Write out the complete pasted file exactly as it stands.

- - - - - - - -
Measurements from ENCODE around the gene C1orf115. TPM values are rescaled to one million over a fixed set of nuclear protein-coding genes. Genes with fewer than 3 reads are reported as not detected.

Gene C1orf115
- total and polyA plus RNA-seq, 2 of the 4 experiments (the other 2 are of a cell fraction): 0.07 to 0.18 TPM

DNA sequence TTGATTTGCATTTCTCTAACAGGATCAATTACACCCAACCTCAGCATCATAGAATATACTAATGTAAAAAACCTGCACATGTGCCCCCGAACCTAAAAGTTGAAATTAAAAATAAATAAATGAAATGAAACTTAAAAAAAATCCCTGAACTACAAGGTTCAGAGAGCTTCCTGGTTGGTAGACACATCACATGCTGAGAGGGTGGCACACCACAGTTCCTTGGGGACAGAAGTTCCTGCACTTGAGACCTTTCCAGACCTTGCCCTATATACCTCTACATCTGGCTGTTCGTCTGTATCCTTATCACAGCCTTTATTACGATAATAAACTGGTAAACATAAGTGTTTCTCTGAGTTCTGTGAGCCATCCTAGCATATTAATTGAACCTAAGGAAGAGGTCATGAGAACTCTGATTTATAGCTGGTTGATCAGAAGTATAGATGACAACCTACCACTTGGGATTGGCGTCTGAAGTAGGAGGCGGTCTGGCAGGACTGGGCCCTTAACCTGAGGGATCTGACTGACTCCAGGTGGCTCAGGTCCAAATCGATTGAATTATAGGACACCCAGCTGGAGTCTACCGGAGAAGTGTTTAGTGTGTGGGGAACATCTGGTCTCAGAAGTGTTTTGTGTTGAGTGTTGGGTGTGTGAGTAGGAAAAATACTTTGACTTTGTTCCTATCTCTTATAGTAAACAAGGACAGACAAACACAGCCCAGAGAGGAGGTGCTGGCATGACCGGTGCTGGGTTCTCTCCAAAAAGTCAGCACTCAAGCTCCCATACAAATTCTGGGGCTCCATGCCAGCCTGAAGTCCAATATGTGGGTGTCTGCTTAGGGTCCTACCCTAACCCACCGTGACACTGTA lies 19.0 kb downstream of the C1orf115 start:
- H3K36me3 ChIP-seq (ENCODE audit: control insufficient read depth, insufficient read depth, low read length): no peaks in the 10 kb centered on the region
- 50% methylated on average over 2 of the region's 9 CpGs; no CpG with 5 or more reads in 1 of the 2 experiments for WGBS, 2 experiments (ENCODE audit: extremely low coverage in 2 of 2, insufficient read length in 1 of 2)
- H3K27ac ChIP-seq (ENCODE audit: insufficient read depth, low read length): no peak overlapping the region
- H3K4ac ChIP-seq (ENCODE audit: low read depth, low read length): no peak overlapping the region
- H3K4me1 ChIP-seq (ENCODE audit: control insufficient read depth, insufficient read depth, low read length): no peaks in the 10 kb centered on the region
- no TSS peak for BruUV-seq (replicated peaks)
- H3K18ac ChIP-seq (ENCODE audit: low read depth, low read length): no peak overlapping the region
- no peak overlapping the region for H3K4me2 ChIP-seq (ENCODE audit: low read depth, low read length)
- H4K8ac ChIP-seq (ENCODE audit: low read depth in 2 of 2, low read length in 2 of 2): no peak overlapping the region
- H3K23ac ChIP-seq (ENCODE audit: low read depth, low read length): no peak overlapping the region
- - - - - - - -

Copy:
Measurements from ENCODE around the gene C1orf115. TPM values are rescaled to one million over a fixed set of nuclear protein-coding genes. Genes with fewer than 3 reads are reported as not detected.

Gene C1orf115
- total and polyA plus RNA-seq, 2 of the 4 experiments (the other 2 are of a cell fraction): 0.07 to 0.18 TPM

DNA sequence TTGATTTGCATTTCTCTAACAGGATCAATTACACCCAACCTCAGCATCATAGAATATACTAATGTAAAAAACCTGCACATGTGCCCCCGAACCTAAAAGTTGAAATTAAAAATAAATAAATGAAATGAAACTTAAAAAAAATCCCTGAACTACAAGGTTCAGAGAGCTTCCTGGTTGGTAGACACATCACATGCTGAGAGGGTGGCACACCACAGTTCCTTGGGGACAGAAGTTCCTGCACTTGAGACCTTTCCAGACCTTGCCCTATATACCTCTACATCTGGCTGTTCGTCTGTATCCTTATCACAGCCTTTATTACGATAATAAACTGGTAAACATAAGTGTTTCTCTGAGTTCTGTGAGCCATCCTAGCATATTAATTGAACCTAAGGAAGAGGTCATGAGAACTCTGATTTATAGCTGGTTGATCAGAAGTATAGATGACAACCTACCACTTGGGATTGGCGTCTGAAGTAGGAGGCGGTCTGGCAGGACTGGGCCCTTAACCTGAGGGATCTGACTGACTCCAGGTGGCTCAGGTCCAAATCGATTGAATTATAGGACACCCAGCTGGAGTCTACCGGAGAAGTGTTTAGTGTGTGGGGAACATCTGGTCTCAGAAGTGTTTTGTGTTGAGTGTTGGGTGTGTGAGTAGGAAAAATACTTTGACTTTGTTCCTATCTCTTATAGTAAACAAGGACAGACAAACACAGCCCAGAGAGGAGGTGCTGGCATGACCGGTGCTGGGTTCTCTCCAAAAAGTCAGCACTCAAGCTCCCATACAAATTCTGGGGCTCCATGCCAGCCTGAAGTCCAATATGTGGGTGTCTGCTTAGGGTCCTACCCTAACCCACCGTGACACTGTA lies 19.0 kb downstream of the C1orf115 start:
- H3K36me3 ChIP-seq (ENCODE audit: control insufficient read depth, insufficient read depth, low read length): no peaks in the 10 kb centered on the region
- 50% methylated on average over 2 of the region's 9 CpGs; no CpG with 5 or more reads in 1 of the 2 experiments for WGBS, 2 experiments (ENCODE audit: extremely low coverage in 2 of 2, insufficient read length in 1 of 2)
- H3K27ac ChIP-seq (ENCODE audit: insufficient read depth, low read length): no peak overlapping the region
- H3K4ac ChIP-seq (ENCODE audit: low read depth, low read length): no peak overlapping the region
- H3K4me1 ChIP-seq (ENCODE audit: control insufficient read depth, insufficient read depth, low read length): no peaks in the 10 kb centered on the region
- no TSS peak for BruUV-seq (replicated peaks)
- H3K18ac ChIP-seq (ENCODE audit: low read depth, low read length): no peak overlapping the region
- no peak overlapping the region for H3K4me2 ChIP-seq (ENCODE audit: low read depth, low read length)
- H4K8ac ChIP-seq (ENCODE audit: low read depth in 2 of 2, low read length in 2 of 2): no peak overlapping the region
- H3K23ac ChIP-seq (ENCODE audit: low read depth, low read length): no peak overlapping the region